‘Vandals and the City’ is about a group of men, referred to as a ‘crew’, who go around putting graffiti up on different bits of London. The text in the book—essentially a foreword—was written by an urban geographer by the name of Dr. Oliver Zanetti.
The book and therefore the activity of the vandals is immediately conceptualised as an attempt to resist the neoliberal order. Says Zanetti, “By and for whom are cities made? In London, the answer is made visible by an urban horizon clustered with skyscrapers. The city is a servant to neoliberalism, where the financial sector and an exploding residential property market dominate the landscape.”
Lets explore this a bit more. The city is not really a servant to neoliberalism is it?
Admittedly, London has been designed over the last few decades to attract in foreign capital. And in some ways the buildings have been designed in a financial and political context, defined by laws and policies, aimed at attracting financial capital into the cities institutions, from where it has been put out to graze in offshore tax farms.
But the city is a load of buildings, and buildings can’t be servants.
Servants are human, and the humans in London are not servants to neoliberalism. The cities are created by politicians, voted in by the people who live in the cities. In fact the majority of people embrace neoliberalism, and they do this by voting for parties who believe in one form or another of entertaining capital and capitalistic production. The city, to the extent that the city is people, embraces and enables neoliberalism.
Of course within the city there are people who sit at the bottom of the food chain who are rather enslaved through disability, illness or poverty, and resigned to work bloody long hours doing hard physical labour to serve people who are earning a lot more, working less and enjoying a lot more of the fruits of life. But this isn’t a unique feature of neoliberalism is it?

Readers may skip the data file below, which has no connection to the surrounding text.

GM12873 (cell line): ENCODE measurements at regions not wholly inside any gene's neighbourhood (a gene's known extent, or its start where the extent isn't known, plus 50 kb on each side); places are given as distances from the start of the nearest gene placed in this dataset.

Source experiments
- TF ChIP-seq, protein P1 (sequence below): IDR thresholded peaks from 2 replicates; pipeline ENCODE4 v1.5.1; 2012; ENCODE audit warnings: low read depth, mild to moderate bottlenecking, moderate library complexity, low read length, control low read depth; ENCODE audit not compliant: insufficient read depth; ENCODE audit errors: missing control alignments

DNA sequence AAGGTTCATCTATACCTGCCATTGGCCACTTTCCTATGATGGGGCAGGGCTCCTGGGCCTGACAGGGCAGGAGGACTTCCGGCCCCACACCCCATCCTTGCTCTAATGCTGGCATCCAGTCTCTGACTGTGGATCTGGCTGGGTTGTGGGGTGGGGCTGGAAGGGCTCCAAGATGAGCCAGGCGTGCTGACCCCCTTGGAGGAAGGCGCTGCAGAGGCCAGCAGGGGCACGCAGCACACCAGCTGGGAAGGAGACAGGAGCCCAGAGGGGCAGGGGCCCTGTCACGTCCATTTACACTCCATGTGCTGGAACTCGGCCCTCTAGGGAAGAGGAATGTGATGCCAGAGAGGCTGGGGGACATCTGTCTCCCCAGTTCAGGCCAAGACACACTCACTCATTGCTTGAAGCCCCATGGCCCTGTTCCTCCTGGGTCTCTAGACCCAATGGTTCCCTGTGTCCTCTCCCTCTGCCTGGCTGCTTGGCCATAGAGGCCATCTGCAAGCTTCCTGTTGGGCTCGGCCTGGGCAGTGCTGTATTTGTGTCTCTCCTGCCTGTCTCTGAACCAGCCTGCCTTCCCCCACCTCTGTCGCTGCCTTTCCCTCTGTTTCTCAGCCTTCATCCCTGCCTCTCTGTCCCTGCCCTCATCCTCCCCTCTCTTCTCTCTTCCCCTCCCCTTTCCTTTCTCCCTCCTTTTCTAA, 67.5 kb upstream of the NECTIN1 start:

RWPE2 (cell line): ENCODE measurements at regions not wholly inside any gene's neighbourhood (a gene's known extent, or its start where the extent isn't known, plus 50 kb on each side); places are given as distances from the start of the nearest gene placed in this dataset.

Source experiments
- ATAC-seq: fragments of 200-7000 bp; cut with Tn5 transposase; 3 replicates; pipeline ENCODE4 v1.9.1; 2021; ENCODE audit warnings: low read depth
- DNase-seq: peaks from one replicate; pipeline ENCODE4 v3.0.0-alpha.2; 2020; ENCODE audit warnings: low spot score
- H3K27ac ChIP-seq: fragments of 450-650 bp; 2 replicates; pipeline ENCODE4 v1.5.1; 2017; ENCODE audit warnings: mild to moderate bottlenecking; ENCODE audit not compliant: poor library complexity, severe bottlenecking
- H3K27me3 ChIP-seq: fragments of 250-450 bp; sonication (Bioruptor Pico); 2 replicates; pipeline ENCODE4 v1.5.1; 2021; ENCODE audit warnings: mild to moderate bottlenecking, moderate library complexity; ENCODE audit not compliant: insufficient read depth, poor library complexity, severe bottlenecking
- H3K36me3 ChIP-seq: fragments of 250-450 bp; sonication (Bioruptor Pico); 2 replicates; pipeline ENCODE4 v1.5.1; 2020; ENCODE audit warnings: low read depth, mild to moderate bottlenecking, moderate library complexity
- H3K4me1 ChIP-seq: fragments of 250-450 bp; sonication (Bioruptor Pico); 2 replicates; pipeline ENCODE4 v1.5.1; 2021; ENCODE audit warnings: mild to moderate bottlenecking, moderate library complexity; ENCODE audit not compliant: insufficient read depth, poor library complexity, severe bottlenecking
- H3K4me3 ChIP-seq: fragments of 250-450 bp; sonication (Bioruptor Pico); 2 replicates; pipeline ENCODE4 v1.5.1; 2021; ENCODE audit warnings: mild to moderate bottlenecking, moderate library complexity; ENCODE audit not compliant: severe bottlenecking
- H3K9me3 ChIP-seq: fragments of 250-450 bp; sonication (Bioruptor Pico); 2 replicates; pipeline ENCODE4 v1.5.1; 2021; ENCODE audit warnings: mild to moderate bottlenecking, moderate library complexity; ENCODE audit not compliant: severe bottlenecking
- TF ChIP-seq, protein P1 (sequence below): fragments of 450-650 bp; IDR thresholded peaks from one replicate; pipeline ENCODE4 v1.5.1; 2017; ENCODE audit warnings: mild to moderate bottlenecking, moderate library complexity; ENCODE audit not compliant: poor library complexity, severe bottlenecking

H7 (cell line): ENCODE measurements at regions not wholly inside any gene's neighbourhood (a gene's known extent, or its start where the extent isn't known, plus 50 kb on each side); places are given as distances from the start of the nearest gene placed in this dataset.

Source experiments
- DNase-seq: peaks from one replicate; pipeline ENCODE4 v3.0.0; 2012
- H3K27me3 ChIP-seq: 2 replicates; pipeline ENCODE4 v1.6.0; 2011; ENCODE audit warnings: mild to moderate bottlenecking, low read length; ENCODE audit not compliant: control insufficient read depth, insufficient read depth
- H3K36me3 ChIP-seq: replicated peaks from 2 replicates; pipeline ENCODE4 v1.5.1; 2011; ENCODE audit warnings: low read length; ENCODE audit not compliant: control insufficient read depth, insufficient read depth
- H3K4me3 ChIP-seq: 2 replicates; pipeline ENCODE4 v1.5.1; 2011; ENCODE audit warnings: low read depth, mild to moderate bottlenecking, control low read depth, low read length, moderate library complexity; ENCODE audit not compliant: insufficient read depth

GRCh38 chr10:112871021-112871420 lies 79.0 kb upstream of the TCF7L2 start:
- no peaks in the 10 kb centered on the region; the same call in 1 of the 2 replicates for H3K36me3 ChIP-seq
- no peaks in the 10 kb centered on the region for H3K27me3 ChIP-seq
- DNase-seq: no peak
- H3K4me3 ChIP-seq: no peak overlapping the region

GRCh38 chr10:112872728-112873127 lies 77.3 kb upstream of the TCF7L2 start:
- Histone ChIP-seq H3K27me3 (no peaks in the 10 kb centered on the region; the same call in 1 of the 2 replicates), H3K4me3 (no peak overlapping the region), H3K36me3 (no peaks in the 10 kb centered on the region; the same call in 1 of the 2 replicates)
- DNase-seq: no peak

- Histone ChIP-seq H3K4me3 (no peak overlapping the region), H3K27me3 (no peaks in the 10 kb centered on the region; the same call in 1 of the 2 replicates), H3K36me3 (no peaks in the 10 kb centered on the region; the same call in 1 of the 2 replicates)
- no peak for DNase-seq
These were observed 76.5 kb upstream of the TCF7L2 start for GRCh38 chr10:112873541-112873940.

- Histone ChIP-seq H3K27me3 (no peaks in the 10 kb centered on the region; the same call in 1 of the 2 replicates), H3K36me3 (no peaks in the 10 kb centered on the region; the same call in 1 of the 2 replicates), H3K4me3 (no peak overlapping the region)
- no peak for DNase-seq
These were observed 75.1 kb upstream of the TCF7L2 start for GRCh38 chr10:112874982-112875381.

However, having firmly anchored the idea that cities are servants to neoliberalism Zanetti presents claims that the ‘vandals’ in the book by scrawling tags on to walls as engaged in an “an alternative making of urban space.” What? An alternative making of urban space? Really?
But hold on a minute, what do we see on one page but two of the crew standing tall and proud, albeit with faces covered, regaled in ‘The North Face’ jackets. The North Face are an international brand, part of a profit making corporation that benefits from free trade deals. And here we have a crew who supposedly go out there to provide an alternative to neoliberal domination of the city skyline, presenting themselves as two models for said corporation, freely offering their time and services to effectively (in some very small way) boost brand presence and presumably profit margin. So do they present an alternative making of urban space, or do they replicate it by operating as advertising boards for a corporate retailer?
But maybe the content of what they scrawl on the walls is alternative in some way? Basically it appears that the crew spray paint indecipherable looking figures in black outline and then spray the inside with white. This is not a making of an urban space is it? It has almost nothing to do with space, because the presence of the images they make contribute nothing to the actual dimensions of structures of the space defined by the surface on which they are inscribed. Arguably they do alter the surface colours and images that one experiences in the space. However these images are not challenging neoliberalism. They are being spray painted on a wall. A wall is not neoliberal in its essence. Neoliberalism if it ever falls, will not result in the end of walls.